Liberty's Edge

@Kazaan - Actually it doesn't.

"You are educated in a field of study and can answer both simple and complex questions. Like the Craft, Perform, and Profession skills, Knowledge actually encompasses a number of different specialties. Below are listed typical fields of study."

Further

"Try Again: No. The check represents what you know, and thinking about a topic a second time doesn't let you know something that you never learned in the first place."

"Untrained: You cannot make an untrained Knowledge check with a DC higher than 10. If you have access to an extensive library that covers a specific skill, this limit is removed. The time to make checks using a library, however, increases to 1d4 hours. Particularly complete libraries might even grant a bonus on Knowledge checks in the fields that they cover."


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ciretose wrote:

Or put another way, you've decided to make them meaningless.

The question is "why"?

I do not wish to penalize people mechanically for their non-mechanical concepts. If someone likes concept X, but the corresponding mechanics are weak, that player has two choices:

1) Be weak mechanically
2) Change their concept

I don't want to force either option on a player, because the point of any game is to have fun.


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Pathfinder Rulebook Subscriber

Since I started playing I've always been under the assumption that Wizards spent years studying in order to be able to use a wide breadth of magical spells.

I've always thought that whether it was under the tutelage of a hedge mage or a formal apprenticeship or at an academy that it took years for a student to finally be able to cast those 1st level spells (maybe a little earlier for Cantrips and such).

Now it seems that assumption is that ANYONE should be able to peek over the shoulder of another Wizard PC and be able to learn how to cast spells.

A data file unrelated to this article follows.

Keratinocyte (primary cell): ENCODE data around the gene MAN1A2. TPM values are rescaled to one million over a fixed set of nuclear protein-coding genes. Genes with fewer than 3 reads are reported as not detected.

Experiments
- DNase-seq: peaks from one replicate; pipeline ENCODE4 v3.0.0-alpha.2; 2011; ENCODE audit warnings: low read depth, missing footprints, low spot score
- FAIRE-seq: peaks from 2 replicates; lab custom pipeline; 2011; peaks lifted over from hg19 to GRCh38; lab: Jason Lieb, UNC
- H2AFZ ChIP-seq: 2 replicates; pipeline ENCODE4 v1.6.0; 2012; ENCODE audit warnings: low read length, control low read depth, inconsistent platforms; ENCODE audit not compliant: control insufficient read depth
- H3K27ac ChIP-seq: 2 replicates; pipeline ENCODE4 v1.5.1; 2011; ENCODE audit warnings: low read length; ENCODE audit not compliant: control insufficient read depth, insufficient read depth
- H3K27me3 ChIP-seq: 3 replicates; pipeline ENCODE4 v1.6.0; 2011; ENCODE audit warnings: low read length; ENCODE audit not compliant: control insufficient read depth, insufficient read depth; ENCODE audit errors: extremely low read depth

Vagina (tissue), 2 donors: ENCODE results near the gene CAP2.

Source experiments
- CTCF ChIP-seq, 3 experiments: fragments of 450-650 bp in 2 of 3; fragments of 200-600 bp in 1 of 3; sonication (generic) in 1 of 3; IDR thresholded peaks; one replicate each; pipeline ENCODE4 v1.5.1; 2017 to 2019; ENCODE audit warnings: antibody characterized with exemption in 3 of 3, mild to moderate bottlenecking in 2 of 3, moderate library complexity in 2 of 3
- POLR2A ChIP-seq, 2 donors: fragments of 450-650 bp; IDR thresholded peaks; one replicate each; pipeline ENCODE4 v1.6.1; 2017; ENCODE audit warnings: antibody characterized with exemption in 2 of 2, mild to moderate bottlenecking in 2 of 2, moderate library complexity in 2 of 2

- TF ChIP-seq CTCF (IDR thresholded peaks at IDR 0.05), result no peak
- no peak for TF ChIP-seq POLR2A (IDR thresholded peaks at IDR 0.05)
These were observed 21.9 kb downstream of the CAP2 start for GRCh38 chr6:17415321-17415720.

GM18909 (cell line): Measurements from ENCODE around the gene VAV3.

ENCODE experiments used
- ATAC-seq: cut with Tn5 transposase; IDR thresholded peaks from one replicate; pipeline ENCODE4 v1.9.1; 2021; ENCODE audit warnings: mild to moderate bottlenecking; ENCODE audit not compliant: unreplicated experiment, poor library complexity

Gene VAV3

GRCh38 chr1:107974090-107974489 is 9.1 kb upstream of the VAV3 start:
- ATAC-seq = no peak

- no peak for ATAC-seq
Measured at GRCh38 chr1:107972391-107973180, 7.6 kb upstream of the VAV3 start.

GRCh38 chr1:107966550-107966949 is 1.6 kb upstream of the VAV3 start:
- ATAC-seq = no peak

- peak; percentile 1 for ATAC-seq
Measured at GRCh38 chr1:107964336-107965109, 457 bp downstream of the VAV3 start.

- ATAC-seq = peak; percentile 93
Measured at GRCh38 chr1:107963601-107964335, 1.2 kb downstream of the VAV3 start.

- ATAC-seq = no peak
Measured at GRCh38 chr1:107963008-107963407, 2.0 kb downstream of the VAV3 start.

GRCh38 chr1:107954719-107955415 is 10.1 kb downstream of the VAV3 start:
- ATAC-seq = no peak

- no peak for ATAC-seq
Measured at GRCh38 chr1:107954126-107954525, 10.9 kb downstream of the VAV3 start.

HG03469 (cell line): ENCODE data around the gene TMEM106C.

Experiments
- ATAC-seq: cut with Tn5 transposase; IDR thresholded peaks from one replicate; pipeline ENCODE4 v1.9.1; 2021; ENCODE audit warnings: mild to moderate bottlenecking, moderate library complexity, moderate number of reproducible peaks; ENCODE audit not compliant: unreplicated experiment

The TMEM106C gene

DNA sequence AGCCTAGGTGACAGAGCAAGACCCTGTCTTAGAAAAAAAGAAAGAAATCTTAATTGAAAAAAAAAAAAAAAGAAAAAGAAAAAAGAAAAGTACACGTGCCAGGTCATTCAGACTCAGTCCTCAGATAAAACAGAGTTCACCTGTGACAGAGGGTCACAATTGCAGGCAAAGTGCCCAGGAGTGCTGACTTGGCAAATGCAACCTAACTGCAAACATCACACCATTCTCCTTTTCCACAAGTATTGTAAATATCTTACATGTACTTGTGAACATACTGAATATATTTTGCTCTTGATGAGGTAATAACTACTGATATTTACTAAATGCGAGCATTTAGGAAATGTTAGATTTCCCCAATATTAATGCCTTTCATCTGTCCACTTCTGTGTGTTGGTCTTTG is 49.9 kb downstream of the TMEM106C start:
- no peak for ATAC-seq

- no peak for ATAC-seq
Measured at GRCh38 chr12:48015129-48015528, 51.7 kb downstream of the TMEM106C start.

In my own games I'm not a huge fan of multi-classing but I dont disallow it especially if a player has an actual concept and backstory.

So a player with a rogue PC who wants to multi-class to Wizard says: My character actually started out as a Wizard but couldn't afford to keep up payments went into a life of larceny in order to pay for his tutelage. He found that he enjoyed the meticulous planning and research in order to commit crimes as much as he enjoyed studying magic, except..you know...CHEAPER. He never forgot his foundation and has been studying with (Random Wizard PC/NPC here) to solidify his base. Fortunately for him, he wasnt far off from mastering those 1st level spells, which makes him wonder if his old teacher was fleecing HIM. Stringing him along to hamper his progress for a larger payday..

That's great and that's not even something that needs to be written. It can be TOLD. As a GM (who is in fact ALSO a player at the table) that's all I need to help enhance my fun at the table. If youre a player who cant even bother with that much minimal effort? Then I'd just as soon as you find another table that will accomodate your style of play.

It's a game. Of course it is. But (and I'm looking right at the cover of the Core Rulebook as I type this) is a ROLE PLAYING game. If you cant even be bothered to meet half way then as much as people get called out on this board for being bad DM's? Then that's the sign of a BAD PLAYER.

NOTE: That background for the rogue PC multi-classing to Wizard? From an actual player who wanst the biggest or best role-player at the table. But still thought that coming up with a justification for his new abilities was important enough for the OVERALL game.


ciretose wrote:

@Kazaan - Actually it doesn't.

"You are educated in a field of study and can answer both simple and complex questions. Like the Craft, Perform, and Profession skills, Knowledge actually encompasses a number of different specialties. Below are listed typical fields of study."

Further

"Try Again: No. The check represents what you know, and thinking about a topic a second time doesn't let you know something that you never learned in the first place."

"Untrained: You cannot make an untrained Knowledge check with a DC higher than 10. If you have access to an extensive library that covers a specific skill, this limit is removed. The time to make checks using a library, however, increases to 1d4 hours. Particularly complete libraries might even grant a bonus on Knowledge checks in the fields that they cover."

Your statement lacks context. Based on the bolded section, it works precisely the way I described. There's an additional rule for active study using resource materials, but the base principal still applies; the player isn't aware from the start of everything his character knows.